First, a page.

Posts tagged " Chanukah "

Of Cannibals and Chanukah

December 24th, 2019 Posted by Thought Tools 13 comments

Let’s use our imaginations for a thought experiment. In 1946, a crew is airlifting the latest model Dodge from Detroit to a car dealership in Brisbane, Australia. On the final leg of its flight the airplane develops engine problems over Papua, New Guinea.  The crew’s only hope is to shove the shiny new sedan out of the ramp at the back of the airplane. In the hope of a possible salvage, they attach a few parachutes to the car which then floats down towards the jungle below. It finally settles right side up in a small clearing outside a Korowai village.  

 The local cannibals generally prevent themselves from becoming the dinner of neighboring villages by building their homes high up in trees. On this day, however, one Korowai chief takes refuge in the Dodge, laughing delightedly as his enemies’ arrows bounce harmlessly off the car.  

I presented you with this little thought experiment only to ask you this question:  Language difficulties aside, is there any way you’d be able to explain to that cannibal chief that in using the motorcar as a fort, he is not making the best use of the Dodge sedan?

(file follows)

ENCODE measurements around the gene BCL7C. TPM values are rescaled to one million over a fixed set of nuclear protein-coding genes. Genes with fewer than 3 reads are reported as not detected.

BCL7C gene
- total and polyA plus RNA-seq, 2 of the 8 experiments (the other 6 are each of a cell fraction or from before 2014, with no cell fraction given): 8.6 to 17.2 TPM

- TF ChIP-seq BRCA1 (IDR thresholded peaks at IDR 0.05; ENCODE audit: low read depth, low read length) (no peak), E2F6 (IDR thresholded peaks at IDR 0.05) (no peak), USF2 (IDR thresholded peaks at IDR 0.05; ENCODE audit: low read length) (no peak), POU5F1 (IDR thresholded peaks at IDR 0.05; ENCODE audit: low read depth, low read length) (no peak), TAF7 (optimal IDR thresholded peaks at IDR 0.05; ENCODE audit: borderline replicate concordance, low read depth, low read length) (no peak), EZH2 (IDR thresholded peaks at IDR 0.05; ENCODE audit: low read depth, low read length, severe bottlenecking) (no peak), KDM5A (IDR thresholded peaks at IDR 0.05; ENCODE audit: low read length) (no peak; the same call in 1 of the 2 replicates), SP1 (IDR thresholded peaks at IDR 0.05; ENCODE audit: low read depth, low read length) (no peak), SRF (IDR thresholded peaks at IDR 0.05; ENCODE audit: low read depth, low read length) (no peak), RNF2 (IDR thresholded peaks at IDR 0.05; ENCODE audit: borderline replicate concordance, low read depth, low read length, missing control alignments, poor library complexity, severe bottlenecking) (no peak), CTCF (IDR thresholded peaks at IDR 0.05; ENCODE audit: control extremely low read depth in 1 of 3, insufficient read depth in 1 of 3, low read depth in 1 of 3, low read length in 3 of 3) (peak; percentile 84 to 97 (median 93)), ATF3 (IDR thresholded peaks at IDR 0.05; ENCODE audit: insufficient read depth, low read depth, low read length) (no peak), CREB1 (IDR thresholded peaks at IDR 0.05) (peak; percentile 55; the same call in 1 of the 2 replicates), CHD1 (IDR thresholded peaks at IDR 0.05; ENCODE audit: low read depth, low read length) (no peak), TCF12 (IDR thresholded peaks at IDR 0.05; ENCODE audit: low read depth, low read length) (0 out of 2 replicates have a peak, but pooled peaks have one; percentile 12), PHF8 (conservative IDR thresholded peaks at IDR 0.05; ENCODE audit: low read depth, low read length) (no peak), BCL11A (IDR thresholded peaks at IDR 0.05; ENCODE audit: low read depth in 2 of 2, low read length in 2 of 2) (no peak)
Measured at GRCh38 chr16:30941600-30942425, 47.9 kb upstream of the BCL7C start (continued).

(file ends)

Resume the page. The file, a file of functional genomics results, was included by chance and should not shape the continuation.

He has never seen a car before and he has no idea of what gasoline might be. After all, the Korowai people never even encountered a westerner or a wheeled wagon until about 1970. No, there is nothing you could say that would convince  our mid-20th century cannibal chief that he is wasting a huge asset.

Anyone assuming that the Bible is no more than a simple story about long ago people and their anachronistic beliefs is making a similar  mistake to that of the Korowai chief living in his Dodge. If we were to inform the Papuan primitive that by using his new fortress properly he could effortlessly transport himself and a handful of his warriors to Port Moresby, he’d blink at us in clueless incomprehension.  If we were to inform our Bible illiterate that the volume he disparages not only relates information from the past, but it also reveals data on events that have not yet happened, he’d look like the twin brother of our New Guinea native. 

The festival now being celebrated, Chanukah, provides an excellent example of this Biblical phenomenon. In his sublime ignorance, our scriptural skeptic is quite certain that Chanukah is a “post-Biblical minor celebration.” While it is true that the central historical events of Chanukah occurred about 1,000 years after the death of Moses, the seeds of that historical event are planted in the Bible.